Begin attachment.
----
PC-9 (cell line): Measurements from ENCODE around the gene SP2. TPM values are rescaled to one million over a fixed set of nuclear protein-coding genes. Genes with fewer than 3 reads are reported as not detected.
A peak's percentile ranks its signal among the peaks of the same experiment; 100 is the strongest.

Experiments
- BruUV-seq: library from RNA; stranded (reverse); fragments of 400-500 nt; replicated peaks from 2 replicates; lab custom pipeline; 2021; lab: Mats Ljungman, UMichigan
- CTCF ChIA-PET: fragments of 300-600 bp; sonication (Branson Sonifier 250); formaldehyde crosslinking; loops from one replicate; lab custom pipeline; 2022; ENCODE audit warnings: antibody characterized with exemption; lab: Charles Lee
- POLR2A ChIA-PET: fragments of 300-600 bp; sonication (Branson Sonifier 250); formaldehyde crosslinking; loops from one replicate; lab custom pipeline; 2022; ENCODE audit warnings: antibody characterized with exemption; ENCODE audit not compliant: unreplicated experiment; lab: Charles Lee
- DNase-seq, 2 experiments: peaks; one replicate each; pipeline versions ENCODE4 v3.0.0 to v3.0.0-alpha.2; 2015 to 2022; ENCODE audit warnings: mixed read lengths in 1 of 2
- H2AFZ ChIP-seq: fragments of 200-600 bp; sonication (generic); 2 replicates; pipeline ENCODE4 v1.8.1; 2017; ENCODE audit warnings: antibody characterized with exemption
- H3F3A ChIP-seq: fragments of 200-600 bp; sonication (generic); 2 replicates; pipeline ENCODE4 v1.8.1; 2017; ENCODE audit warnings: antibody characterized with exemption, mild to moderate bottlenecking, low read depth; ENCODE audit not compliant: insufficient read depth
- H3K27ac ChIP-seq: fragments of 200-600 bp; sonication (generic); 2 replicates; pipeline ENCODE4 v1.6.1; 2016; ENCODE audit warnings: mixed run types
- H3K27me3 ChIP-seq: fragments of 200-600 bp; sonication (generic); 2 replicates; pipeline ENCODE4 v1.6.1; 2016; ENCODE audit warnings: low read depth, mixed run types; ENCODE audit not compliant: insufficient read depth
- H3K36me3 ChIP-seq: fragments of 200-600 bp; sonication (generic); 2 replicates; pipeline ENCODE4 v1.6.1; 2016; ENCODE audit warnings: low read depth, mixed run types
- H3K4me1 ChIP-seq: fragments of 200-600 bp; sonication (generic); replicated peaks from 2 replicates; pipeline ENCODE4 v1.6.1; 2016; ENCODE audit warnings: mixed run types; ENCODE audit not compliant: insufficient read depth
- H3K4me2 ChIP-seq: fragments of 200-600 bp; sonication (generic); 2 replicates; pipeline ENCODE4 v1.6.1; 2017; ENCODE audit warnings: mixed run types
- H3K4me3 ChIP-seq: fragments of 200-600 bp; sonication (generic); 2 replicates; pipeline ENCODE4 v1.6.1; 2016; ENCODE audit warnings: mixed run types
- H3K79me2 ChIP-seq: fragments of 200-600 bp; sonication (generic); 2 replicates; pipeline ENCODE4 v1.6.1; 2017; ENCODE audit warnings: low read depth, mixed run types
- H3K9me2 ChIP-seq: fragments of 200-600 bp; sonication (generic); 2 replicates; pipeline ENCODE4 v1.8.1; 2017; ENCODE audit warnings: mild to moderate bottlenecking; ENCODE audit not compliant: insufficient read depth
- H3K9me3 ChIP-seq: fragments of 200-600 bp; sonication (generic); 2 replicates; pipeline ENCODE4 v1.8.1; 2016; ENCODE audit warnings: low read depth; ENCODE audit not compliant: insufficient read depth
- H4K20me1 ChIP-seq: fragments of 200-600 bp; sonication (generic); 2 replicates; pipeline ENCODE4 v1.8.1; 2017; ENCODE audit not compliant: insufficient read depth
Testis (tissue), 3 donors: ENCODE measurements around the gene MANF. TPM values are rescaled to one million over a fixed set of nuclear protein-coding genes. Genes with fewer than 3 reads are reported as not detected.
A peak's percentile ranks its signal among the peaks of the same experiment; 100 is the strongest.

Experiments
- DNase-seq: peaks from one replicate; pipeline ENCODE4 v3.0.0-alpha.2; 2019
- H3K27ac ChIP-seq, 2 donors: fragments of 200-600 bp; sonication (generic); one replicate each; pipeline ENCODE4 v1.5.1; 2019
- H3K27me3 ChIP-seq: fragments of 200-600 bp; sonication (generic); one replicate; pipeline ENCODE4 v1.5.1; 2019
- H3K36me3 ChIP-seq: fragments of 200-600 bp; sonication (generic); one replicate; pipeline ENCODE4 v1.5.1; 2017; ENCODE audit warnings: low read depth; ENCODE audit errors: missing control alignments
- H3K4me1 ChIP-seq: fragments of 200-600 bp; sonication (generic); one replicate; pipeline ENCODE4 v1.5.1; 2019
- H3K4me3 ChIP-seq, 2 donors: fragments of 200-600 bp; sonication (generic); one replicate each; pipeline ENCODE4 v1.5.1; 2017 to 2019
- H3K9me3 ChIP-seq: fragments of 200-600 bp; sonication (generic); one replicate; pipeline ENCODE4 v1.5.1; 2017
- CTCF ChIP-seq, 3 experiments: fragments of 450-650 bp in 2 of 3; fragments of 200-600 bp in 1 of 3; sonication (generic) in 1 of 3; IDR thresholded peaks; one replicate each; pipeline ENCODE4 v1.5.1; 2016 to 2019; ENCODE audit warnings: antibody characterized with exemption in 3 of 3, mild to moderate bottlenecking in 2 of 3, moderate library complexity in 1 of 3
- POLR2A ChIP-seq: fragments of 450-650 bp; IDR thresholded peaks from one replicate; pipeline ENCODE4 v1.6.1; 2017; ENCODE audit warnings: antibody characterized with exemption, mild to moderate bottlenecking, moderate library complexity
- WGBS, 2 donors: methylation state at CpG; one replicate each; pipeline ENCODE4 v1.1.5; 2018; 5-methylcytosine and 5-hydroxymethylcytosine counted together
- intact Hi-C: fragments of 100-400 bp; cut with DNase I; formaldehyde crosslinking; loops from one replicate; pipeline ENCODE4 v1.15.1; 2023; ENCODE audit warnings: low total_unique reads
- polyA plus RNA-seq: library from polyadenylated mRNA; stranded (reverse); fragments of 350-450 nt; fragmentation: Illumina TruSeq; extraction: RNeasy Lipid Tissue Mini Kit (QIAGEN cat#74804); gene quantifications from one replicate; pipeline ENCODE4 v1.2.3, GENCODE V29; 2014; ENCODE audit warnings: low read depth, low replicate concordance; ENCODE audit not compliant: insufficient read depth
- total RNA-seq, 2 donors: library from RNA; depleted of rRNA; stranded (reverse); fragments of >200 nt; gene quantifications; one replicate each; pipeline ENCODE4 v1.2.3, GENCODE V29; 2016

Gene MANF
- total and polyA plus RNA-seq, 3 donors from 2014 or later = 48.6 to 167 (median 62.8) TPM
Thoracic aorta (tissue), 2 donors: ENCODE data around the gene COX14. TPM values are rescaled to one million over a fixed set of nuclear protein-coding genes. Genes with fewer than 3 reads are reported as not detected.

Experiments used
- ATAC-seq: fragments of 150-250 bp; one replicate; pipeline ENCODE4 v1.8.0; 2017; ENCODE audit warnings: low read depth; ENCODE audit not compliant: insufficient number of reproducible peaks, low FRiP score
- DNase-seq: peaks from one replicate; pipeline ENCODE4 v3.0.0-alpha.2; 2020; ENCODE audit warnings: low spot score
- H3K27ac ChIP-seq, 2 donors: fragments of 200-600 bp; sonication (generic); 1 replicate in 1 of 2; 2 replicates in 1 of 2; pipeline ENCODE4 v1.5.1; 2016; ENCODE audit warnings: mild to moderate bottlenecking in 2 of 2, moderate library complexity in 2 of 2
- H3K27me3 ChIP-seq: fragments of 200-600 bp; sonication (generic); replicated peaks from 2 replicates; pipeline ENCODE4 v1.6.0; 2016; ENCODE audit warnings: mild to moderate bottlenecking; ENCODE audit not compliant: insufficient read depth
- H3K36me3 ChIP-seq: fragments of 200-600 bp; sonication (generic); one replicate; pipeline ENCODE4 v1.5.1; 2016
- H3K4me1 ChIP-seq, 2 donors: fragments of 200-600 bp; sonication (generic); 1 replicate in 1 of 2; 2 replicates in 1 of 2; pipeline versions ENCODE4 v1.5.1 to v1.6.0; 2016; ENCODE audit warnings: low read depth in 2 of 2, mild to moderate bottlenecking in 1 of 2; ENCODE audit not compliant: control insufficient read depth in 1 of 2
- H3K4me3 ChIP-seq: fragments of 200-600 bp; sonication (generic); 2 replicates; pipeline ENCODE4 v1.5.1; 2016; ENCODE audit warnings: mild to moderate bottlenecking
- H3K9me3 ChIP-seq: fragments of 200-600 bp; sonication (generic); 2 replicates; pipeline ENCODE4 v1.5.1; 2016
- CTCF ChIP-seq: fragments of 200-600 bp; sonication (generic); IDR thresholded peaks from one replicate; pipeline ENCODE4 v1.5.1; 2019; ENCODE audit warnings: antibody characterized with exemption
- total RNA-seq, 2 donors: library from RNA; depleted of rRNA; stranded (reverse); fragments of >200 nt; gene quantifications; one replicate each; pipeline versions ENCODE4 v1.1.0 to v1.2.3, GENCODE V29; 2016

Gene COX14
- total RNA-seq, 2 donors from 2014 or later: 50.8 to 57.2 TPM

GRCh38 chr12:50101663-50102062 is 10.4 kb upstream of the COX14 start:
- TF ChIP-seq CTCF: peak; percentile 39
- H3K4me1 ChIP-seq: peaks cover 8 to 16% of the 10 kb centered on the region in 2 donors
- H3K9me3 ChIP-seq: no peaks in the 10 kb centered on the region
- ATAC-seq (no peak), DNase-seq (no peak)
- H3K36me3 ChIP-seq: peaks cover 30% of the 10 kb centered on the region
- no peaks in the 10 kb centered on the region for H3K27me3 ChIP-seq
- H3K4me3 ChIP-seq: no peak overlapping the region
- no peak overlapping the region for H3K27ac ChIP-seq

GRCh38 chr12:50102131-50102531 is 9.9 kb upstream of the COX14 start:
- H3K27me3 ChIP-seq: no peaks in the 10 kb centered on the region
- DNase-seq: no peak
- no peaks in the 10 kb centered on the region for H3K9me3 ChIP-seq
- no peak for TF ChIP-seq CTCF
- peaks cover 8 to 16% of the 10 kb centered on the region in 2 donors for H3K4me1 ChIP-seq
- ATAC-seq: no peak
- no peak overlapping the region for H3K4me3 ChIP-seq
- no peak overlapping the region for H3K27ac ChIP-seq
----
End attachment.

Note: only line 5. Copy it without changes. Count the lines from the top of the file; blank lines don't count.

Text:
- CTCF ChIA-PET: fragments of 300-600 bp; sonication (Branson Sonifier 250); formaldehyde crosslinking; loops from one replicate; lab custom pipeline; 2022; ENCODE audit warnings: antibody characterized with exemption; lab: Charles Lee